It was not easy to search for a murderer when one was a queen’s lady
The Flower Reader is one of those books where the less you know about the story the better, so I’m keeping the plot description very brief and just will just tease instead with a few favorite quotes. Rinette Leslie of Granmuir is a very minor member of Mary of Guise’s household, and as such she’s the perfect choice when the dying regent needs someone to slip a casket of secret letters and other juicy stuff out of the castle and into its super-secret hiding place until it can be turned over to Scotland’s new queen, Mary Stuart.
No one paid any more attention to me. I walked out of the room with the silver casket and the masses of flowers in my arms.
Well, let’s just say things don’t exactly go according to Hoyle, and Rinette’s life is about to take some seriously unexpected twists and turns. Just about everyone is hot to get their hands on the casket and the secrets it contains (loved the Nostradamus twist!), and will go to any lengths to get their hands on them. No surprise, but Rinette finds herself right in the middle of it all dodging unknown assassins in darkened corridors.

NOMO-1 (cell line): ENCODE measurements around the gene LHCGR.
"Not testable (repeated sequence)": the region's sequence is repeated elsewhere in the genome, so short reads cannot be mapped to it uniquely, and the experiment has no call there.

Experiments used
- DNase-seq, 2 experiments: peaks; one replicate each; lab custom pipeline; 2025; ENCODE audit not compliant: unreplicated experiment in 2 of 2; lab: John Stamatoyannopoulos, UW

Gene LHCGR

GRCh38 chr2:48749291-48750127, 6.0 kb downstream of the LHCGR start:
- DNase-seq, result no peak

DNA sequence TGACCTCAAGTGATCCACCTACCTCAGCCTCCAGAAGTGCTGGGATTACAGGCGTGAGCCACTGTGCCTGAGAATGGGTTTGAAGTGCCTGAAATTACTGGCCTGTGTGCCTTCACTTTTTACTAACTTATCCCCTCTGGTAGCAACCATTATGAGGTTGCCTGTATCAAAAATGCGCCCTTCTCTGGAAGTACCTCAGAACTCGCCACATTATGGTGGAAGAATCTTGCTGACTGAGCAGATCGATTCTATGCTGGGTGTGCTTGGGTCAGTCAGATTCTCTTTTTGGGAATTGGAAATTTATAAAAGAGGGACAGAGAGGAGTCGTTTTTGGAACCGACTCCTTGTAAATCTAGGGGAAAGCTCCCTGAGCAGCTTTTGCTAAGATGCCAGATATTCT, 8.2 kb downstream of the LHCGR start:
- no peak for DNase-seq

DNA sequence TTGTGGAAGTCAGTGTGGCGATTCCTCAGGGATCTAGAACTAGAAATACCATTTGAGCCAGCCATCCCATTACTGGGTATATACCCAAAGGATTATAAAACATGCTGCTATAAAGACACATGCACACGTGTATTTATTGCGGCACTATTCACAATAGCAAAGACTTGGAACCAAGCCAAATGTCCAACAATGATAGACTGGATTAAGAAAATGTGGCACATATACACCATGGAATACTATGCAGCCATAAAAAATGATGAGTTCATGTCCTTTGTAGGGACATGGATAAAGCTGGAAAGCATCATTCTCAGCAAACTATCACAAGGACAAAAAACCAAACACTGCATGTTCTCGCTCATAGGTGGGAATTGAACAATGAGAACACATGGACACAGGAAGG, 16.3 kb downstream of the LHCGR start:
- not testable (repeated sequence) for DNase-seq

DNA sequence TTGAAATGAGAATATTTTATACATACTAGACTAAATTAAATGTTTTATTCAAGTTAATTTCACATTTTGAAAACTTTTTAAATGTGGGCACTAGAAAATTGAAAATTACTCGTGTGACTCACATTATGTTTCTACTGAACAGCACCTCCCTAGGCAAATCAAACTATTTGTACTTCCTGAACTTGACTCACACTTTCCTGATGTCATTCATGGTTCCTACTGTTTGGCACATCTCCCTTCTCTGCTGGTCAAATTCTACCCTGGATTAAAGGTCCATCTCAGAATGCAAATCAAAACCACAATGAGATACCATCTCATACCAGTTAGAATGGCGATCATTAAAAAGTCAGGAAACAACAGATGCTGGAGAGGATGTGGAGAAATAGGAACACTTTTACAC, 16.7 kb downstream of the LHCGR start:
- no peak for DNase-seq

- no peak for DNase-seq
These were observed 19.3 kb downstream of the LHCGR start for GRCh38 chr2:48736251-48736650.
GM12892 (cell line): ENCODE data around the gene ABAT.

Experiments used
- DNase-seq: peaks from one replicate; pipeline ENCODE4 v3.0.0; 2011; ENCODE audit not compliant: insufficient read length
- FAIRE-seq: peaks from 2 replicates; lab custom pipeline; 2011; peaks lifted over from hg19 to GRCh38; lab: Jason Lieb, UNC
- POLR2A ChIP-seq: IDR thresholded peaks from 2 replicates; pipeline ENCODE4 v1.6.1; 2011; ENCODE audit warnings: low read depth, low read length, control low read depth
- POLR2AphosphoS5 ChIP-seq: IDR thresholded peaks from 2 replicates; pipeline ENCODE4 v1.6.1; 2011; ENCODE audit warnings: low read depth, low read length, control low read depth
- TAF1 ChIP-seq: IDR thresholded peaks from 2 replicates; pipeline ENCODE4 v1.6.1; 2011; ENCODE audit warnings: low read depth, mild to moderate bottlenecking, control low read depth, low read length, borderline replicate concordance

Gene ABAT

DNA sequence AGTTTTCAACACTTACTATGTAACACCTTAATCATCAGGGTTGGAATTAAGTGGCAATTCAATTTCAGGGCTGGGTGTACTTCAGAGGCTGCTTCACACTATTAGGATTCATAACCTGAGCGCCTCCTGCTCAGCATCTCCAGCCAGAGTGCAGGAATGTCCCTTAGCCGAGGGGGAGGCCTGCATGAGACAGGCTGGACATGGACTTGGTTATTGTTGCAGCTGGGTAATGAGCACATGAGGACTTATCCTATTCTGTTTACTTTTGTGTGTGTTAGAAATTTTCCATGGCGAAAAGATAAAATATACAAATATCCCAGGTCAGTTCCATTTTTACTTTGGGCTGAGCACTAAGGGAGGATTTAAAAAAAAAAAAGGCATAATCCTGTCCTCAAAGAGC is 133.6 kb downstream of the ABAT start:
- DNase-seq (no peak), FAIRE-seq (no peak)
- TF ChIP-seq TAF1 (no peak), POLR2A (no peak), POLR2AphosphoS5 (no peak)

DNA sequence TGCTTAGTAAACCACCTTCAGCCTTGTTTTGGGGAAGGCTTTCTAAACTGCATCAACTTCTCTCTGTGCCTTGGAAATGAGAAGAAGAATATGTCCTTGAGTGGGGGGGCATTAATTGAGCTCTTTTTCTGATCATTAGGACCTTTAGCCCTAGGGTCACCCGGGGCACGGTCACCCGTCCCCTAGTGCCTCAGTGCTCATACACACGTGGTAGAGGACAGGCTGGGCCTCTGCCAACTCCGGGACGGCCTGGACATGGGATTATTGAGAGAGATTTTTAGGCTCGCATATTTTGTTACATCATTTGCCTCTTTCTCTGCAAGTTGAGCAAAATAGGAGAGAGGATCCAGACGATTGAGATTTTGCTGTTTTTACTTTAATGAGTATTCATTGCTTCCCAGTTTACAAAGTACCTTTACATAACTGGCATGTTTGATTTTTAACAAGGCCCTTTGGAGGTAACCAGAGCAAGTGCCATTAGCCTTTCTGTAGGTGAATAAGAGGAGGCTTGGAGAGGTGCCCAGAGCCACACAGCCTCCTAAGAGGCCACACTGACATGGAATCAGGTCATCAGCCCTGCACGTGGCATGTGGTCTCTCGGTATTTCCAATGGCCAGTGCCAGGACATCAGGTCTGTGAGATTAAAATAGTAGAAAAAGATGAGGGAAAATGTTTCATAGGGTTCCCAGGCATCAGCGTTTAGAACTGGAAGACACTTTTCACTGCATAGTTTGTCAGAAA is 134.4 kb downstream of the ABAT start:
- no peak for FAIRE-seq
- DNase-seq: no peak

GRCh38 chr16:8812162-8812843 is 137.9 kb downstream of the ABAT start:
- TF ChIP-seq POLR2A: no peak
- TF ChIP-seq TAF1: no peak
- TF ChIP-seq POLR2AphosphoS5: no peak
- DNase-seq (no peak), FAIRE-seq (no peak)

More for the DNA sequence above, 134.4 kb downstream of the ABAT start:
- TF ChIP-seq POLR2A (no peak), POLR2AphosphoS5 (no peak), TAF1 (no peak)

You have made an enemy, Mistress Rinette.
And that is all I’m going to tell you – read it for yourself. I was hooked by the first chapter and loved every minute of it. I adored Rinette’s voice, especially her *asides* on the young queen and her court, and the mystery kept me guessing until the end (it will keep you turning the pages). The floromancy twist was unique and a lot of fun (especially the flower she thought of when looking at Darnley :D). I’m one reader who is about as tired of Mary Queen of Scots as I am of the Tudors, but this was a refreshing look at her, and set during her first years as queen before all that Darnley/Bothwell melodrama. My copy came with maps, genealogical charts and a cast of characters (very much appreciated). 5/5 stars. Run, don’t walk, to your nearest bookstore on April 3rd to get your hands on a copy.
Many thanks to the folks at NAL for an early copy, and a finished one at that. I love to quote so that was doubly appreciated.